Transparency is often defined as the responsibility of the leader to make information, data and even thinking available to employees. But there is another aspect of transparency that is important,...
“What we have here is a failure to communicate.” The Captain, Road Prison 36 from Cool Hand Luke
Leadership communication is an interesting topic. We all know that the ability to communicate appropriately is an essential component for every effective leader. Ken Blanchard and Associates reports that 43% of survey respondents identified communication skills as the most critical leadership skill set, while 41% identified the inappropriate use of communication as the number one mistake leaders make. http://www.kenblanchard.com/img/pub/pdf_critical_leadership_skills.pdf.
But it is not just communication that matters. Leaders by definition move people from one place to another – they create change or movement. This requires the leader be able to articulate the goal, the direction and reason for the change. This means the leader must be a compelling communicator. The skill of being a compelling communicator is seldom taught. DDI’s study of the critical leadership skills as related to educational background illustrates the dearth of attention on this important topic.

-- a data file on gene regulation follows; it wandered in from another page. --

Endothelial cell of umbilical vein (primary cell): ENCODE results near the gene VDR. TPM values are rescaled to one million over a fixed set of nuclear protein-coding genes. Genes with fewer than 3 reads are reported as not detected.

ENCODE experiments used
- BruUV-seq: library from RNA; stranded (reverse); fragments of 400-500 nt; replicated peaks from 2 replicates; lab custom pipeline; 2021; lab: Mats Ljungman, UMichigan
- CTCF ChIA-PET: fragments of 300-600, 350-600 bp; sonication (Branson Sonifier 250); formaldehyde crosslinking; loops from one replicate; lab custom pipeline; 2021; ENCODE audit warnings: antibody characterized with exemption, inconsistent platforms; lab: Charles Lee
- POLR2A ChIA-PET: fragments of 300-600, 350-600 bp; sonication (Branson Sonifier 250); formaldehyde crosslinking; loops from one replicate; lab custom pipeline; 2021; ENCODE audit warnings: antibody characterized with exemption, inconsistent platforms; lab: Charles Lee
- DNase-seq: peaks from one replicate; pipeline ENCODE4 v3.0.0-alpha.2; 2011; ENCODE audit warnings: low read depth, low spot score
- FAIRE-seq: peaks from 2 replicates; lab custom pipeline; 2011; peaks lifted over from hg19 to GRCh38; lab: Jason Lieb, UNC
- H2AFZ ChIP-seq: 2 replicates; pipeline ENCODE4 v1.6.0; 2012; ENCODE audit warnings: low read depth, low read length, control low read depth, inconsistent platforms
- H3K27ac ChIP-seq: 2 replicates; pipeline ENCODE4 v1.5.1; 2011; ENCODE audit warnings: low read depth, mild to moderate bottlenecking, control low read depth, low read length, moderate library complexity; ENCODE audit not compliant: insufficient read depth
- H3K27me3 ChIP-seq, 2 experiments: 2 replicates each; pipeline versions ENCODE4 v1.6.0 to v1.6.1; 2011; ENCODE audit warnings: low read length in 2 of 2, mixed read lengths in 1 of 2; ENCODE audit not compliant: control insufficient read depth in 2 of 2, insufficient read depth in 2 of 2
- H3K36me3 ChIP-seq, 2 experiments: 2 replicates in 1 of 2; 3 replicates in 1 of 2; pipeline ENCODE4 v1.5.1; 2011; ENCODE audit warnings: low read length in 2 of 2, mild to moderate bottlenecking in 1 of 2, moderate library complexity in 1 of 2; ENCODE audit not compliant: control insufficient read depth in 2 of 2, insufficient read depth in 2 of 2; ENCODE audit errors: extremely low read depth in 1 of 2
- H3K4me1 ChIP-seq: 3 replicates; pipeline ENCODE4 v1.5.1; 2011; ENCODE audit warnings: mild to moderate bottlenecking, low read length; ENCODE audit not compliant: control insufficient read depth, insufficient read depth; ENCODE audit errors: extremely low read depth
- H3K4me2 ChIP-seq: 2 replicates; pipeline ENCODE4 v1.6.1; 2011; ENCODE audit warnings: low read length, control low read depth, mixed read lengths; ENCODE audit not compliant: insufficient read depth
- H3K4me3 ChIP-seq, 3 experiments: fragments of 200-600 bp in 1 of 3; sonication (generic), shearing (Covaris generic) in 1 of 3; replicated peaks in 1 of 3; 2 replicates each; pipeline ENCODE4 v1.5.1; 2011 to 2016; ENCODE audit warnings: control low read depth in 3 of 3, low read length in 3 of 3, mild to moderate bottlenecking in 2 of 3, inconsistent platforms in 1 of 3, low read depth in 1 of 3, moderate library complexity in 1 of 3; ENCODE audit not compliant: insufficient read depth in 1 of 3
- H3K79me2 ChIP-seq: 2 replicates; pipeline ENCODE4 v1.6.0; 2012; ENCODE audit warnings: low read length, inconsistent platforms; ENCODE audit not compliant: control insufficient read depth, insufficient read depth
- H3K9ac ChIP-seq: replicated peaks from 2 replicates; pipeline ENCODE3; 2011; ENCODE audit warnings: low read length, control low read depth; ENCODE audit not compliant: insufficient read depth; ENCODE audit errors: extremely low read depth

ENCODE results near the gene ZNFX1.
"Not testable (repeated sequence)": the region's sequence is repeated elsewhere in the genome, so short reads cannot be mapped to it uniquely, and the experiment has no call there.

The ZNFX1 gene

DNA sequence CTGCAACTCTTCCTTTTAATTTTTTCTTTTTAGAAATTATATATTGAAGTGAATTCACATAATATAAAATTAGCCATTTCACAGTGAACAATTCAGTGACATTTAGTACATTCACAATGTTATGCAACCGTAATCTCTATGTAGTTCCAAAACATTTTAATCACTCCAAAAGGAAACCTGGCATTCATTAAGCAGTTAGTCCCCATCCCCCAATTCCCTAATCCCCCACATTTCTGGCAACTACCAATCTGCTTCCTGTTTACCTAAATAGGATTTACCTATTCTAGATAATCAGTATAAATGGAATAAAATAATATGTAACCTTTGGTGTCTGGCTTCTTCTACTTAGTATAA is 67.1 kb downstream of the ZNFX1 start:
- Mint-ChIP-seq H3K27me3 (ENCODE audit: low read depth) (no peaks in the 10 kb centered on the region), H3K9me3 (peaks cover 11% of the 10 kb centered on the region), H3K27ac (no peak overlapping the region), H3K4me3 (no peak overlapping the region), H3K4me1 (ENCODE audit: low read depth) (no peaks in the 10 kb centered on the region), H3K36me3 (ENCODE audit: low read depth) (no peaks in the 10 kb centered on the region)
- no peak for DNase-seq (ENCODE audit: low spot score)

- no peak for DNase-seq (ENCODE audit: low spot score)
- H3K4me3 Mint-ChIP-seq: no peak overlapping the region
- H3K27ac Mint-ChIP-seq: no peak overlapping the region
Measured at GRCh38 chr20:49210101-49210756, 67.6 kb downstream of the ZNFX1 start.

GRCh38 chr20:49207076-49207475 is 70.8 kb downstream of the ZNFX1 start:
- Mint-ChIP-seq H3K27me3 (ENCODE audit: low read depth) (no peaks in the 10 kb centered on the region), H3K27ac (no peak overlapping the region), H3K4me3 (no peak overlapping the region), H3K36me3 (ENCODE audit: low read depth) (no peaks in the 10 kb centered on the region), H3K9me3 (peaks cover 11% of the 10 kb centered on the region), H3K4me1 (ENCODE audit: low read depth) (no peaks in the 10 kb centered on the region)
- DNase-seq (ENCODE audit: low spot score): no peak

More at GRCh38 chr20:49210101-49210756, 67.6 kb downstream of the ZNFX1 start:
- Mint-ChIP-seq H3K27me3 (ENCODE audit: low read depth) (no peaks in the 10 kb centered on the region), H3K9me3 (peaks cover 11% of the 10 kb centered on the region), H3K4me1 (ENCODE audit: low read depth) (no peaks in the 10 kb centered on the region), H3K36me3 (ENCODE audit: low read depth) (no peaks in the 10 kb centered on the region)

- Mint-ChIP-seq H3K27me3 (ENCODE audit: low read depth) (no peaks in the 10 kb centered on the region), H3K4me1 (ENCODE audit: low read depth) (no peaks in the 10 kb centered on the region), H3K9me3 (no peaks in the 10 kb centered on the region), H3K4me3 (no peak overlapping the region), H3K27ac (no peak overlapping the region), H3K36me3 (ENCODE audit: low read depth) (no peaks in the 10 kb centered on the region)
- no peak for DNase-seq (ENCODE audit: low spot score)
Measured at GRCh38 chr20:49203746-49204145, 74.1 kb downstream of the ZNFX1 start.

Two studies add insight into the scarcity of persuasive communication.
First according to a 2011 Job Outlook survey, employers listed verbal communication as a key skill they seek in job candidates, but in which graduates’ expertise is falling short. When asked about teamwork and analytical skills, employers were “very satisfied” with recent graduates’ skill level. However, when it came to verbal communication skills, ratings scored between “somewhat satisfied” and “very satisfied.”
Second, in a 2016 study done by Payscale, managers reported on skills missing in new graduates entering the workplace. The chart below shows what they reported.
These deficient skills are troubling because when the lack of writing, speaking, critical thinking and detail skills are combined they form the basis of the ability to communicate persuasively. One of these skills alone is insufficient. For example, public speaking is central to persuasive communication but the ability to speak in front of people is not sufficient by itself. Comedians are comfortable speaking publicly but comedians are entertainers, who are trying to make people laugh, not change. The fact that critical thinking and attention to detail are the top two missing soft skills indicates that underlying the inability to write and speak is a lack of organization and logic. This is alarming for generations of future leaders because people who cannot speak or write persuasively will find it difficult to lead others.